I remember one day back in college, sitting in the computer lab with one of my friends.
She got frustrated suddenly, and when I asked what was wrong, she points to her screen at some girl’s Facebook page.
“I used to be good friends with this girl in high school.”
She continued on about their friendship and why they were no longer close.
They used to go to concerts all the time together, rock and metal shows with mosh pits and all that. The girl was biracial, half black, half white. In high school, she wore her hair straightened, wore skater clothing brands, and was wholly ignorant to black culture. The Facebook page I was looking at, however, showed a curly-haired girl, with post after post of shared news stories of gentrification in the city, think pieces on race, and general politics. Something had clearly changed since high school with this girl, and my friend wasn’t buying it.
The most recent of her postings was an article talking about the last high rise projects in North Philly. I can’t really remember the opinion of the piece, but the girl shared hers along with the article link. And whatever her stance was, it pissed my friend off.
My friend lived in that area of town. She shared her frustration over how article apparently oversimplified the issues, and how this girl was not only misguided in her opinion, but also had no business speaking on matters she didn’t understand. Then came her biggest issue about this girl, and at that point she said something that has stuck in my mind ever since.
“I can’t just take this off,” she said as she extended her arm and rubbed her brown skin.
Hearing that struck a conflicting chord. I simultaneously empathized with my friend’s rage, and sympathized with this girl’s identity struggle.
I am understanding the beige area, as I’m going to coin it, as the space in between these two feelings.
I am black.
I haven’t always accepted that, and I was kind of allowed to deny it, so I did. I can claim blackness, and I can just as easily renounce my race when it inconveniences me to be so. And honestly I found it to be an inconvenience for most of my life.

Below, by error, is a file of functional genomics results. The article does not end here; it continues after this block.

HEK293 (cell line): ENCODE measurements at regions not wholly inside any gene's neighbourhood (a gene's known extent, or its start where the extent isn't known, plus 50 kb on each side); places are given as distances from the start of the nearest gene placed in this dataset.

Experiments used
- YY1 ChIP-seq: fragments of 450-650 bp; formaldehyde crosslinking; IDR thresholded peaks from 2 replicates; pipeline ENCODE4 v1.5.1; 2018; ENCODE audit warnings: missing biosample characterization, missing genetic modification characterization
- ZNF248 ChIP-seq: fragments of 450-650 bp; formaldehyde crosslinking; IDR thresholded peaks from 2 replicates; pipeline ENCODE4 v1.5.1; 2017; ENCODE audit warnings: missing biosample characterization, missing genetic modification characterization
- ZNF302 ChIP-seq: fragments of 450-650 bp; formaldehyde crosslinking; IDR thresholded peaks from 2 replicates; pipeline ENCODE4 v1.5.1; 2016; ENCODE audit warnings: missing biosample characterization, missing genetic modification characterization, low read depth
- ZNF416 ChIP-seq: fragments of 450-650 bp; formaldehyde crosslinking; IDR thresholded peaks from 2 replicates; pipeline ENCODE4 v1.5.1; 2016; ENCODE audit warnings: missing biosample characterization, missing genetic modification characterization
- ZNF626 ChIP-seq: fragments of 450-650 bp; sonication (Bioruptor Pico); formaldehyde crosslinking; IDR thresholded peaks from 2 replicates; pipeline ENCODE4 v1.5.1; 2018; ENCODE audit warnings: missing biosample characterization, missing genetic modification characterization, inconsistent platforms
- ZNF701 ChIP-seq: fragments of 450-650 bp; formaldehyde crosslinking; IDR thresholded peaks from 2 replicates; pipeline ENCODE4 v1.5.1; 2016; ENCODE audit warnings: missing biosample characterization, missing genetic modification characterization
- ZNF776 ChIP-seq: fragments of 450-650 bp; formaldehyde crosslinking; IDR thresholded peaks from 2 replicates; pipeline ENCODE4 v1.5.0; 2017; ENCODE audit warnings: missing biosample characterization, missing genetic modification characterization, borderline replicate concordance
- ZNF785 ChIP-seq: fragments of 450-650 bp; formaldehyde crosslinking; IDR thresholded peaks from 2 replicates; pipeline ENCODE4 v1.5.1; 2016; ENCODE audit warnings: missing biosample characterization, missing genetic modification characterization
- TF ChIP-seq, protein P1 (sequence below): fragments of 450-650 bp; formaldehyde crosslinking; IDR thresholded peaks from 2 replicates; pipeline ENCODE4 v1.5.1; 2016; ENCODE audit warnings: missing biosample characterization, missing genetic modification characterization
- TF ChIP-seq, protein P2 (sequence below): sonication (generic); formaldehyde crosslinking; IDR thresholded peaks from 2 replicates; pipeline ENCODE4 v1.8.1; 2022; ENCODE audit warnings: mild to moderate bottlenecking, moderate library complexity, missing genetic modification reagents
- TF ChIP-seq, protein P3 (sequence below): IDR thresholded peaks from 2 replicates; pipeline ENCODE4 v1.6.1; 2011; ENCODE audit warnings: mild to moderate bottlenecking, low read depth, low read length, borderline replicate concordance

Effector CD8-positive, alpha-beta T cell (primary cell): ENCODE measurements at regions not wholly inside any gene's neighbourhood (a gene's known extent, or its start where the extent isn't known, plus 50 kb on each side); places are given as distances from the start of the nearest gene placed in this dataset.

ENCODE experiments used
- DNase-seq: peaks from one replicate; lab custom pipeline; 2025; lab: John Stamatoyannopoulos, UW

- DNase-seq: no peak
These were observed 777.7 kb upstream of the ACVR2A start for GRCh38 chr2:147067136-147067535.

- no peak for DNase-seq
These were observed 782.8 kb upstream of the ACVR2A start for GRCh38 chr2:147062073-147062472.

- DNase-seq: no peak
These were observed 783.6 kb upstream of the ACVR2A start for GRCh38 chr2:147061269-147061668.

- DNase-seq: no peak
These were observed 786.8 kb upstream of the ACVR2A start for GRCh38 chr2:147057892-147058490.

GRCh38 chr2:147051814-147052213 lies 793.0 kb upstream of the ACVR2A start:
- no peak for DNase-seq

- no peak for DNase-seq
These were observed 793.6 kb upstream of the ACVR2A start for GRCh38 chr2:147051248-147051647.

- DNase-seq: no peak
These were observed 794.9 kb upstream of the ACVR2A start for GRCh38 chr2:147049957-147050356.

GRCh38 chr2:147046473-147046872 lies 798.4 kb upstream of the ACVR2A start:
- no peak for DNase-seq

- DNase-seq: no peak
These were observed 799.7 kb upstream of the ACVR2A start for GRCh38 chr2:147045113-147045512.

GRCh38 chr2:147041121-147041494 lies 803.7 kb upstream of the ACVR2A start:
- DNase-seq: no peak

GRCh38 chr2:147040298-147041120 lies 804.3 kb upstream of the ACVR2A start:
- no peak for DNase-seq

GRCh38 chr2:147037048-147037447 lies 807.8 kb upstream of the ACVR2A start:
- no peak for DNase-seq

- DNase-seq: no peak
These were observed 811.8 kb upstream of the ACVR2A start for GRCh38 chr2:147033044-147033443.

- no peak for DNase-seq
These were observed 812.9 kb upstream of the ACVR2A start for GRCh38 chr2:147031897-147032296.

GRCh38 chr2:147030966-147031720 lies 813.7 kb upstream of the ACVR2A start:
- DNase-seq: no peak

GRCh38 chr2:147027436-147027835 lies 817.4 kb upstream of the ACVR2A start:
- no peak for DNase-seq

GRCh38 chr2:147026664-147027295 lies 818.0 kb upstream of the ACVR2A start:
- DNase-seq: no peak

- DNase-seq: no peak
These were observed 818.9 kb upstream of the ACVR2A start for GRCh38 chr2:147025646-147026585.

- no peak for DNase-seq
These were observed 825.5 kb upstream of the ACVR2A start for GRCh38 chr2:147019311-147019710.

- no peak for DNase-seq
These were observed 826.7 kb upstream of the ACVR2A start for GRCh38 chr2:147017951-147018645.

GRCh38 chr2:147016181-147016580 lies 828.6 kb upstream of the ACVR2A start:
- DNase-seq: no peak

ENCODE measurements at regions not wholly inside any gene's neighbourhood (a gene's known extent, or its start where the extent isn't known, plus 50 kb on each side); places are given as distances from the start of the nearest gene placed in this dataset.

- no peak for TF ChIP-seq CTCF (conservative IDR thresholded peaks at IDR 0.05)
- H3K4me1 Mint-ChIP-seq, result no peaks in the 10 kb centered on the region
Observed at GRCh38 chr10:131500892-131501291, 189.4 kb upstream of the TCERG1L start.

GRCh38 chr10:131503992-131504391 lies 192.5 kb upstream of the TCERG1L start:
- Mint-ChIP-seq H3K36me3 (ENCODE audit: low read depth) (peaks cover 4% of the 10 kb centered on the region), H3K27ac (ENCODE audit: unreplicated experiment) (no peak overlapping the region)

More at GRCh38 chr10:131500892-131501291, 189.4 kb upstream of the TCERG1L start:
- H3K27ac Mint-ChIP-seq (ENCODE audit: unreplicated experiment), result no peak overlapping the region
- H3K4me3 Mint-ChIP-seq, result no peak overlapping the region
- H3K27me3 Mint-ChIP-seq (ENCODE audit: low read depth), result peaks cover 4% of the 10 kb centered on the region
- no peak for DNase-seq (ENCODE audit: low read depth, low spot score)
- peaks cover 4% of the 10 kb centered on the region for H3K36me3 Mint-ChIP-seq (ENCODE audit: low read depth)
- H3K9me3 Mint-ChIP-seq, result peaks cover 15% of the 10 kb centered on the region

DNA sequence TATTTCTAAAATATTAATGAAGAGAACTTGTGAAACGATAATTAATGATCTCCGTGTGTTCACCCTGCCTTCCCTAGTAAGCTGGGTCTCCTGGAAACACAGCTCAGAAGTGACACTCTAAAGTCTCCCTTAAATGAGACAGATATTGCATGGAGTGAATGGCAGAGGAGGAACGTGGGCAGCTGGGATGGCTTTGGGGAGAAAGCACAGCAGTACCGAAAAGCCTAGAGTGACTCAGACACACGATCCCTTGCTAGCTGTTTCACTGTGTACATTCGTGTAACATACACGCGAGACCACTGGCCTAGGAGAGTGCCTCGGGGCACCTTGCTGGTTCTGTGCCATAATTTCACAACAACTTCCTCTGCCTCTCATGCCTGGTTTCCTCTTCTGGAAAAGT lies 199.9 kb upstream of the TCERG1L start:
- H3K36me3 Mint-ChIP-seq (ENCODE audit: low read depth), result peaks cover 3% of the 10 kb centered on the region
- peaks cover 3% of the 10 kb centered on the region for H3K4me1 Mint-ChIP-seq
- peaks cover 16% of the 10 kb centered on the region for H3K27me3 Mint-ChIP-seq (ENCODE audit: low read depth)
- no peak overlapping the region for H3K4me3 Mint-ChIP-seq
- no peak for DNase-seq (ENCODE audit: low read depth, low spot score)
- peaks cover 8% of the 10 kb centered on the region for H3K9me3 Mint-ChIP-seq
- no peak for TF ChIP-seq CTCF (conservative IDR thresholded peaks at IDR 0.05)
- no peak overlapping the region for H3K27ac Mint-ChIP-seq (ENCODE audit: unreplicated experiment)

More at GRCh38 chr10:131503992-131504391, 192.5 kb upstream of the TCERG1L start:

While I still struggle with my past upsets over my racial identity, I recognize and admit that I’ve been wrong and severely misguided. Injustice seems a whole lot more important than my pride and hurt feelings, and I don’t want to exploit this racial loophole as some kind of advantage anymore. It’s not one. I’m paying for my ignorance now as I try to work backwards seeking a foundation I didn’t think I needed for years.
What I don’t want to do through this process is to fake a hardship that I didn’t suffer through. What I don’t want to do is speak out of my backside about issues that have never pertained to me. I’m black, sure. But I don’t share or even know all black struggles, and I’m not going to act like I do. I will not and don’t need to appropriate the struggle in order to join the cause.
And I’ll join by speaking what I know, and learning and supporting what I don’t. My issues as a light-skinned Black American aren’t going to be recognized as real struggles to some. I get it, but I don’t really care. It’s my only vantage point, and I think as many shades of the Black American perspective that can be shared, should be shared and respected. We need to understand where we’re all coming from so we can collectively work towards one direction for the better. Colorism is maintaining division and distracting us from moving forward. It’s more complex than that, yes. But we have to start somewhere.
I want to hear perspectives and connect with different views and more insights, so you’ll find mine here, piece by piece.